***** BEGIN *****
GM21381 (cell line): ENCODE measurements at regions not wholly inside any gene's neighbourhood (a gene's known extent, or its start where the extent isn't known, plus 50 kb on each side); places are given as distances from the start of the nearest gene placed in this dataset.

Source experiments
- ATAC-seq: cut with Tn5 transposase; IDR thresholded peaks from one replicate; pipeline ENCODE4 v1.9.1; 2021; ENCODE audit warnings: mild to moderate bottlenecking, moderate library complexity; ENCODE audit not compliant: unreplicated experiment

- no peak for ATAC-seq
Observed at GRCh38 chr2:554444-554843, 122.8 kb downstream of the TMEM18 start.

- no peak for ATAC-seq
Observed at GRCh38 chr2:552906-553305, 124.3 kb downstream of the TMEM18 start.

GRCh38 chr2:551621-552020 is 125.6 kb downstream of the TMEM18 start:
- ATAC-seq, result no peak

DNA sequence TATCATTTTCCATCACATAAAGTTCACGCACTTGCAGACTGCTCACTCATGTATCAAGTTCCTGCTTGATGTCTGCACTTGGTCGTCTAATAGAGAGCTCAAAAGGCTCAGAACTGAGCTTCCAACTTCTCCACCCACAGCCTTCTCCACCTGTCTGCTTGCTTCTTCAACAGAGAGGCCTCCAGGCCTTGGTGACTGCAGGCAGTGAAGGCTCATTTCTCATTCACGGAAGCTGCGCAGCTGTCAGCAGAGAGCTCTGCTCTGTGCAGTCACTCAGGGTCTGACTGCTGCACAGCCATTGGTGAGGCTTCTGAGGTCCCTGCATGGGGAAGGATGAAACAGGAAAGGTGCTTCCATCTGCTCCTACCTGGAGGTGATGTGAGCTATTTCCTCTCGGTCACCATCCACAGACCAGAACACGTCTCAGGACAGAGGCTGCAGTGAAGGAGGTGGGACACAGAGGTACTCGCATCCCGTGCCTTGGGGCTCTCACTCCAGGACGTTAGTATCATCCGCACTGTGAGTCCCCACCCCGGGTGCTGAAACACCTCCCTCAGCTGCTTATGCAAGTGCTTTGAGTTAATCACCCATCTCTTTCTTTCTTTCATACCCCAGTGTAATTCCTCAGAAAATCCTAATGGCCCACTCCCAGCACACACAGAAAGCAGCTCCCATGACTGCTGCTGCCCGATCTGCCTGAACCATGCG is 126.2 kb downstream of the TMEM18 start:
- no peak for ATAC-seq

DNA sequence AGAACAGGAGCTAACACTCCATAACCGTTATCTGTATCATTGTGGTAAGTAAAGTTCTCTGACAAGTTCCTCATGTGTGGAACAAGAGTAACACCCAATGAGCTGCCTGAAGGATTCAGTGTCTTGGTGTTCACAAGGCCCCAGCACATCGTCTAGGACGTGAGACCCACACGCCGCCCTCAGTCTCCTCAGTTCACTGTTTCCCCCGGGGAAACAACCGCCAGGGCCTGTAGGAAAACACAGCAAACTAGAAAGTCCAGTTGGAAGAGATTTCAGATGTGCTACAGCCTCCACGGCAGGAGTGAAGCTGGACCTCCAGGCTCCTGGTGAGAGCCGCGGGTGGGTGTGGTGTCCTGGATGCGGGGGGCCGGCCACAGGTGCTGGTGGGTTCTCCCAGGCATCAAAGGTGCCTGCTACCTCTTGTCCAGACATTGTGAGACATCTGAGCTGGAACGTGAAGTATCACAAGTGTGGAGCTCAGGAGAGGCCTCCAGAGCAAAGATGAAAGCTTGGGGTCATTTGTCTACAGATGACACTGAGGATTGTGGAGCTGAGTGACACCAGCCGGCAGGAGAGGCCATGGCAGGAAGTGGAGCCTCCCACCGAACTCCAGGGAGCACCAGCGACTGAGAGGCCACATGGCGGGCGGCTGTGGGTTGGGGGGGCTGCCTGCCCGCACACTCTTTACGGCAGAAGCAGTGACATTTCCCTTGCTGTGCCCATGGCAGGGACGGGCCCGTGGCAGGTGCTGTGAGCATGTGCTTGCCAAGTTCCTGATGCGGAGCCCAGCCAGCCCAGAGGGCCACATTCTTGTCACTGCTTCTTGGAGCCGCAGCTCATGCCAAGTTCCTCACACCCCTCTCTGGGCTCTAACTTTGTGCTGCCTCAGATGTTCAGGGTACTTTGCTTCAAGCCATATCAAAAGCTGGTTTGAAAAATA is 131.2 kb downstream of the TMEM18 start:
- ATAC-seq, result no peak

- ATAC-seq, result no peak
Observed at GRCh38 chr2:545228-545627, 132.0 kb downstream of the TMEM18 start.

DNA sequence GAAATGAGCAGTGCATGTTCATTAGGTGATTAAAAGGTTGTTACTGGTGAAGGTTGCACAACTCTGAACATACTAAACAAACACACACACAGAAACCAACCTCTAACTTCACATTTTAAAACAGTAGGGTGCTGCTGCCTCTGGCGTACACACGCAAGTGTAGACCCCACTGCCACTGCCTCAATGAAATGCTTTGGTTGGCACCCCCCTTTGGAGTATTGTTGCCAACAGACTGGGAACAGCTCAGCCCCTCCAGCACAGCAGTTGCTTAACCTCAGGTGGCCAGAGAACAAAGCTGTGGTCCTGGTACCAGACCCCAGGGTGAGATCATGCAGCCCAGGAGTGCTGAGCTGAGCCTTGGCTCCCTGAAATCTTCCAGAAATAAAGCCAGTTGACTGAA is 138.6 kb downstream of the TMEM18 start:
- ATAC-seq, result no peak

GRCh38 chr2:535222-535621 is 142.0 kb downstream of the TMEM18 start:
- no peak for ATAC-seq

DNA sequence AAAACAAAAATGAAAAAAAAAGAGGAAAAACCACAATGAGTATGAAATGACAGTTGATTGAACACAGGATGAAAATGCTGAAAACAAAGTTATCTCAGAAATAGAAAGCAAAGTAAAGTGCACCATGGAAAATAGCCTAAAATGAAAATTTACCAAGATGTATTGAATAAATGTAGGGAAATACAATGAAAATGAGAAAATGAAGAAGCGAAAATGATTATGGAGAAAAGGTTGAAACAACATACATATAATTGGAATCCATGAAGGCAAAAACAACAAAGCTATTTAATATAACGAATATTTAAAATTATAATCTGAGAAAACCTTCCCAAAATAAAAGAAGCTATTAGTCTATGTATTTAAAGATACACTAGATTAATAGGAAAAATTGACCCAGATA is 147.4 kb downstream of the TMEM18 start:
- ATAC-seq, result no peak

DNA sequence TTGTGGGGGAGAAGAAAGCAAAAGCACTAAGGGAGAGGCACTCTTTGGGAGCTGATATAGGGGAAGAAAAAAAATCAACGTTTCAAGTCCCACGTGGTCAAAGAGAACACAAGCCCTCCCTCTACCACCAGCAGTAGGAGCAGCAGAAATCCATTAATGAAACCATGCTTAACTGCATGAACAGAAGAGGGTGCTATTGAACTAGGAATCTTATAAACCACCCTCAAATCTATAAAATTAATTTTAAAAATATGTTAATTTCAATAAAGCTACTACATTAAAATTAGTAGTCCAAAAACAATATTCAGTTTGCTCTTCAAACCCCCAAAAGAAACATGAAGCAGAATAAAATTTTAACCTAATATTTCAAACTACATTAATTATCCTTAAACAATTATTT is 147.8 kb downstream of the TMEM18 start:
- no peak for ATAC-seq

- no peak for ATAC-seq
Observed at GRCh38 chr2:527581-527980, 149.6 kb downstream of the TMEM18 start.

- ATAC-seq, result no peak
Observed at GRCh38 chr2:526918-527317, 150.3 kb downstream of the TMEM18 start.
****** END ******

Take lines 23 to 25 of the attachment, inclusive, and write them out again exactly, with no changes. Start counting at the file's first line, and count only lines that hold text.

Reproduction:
- no peak for ATAC-seq

- no peak for ATAC-seq
Observed at GRCh38 chr2:527581-527980, 149.6 kb downstream of the TMEM18 start.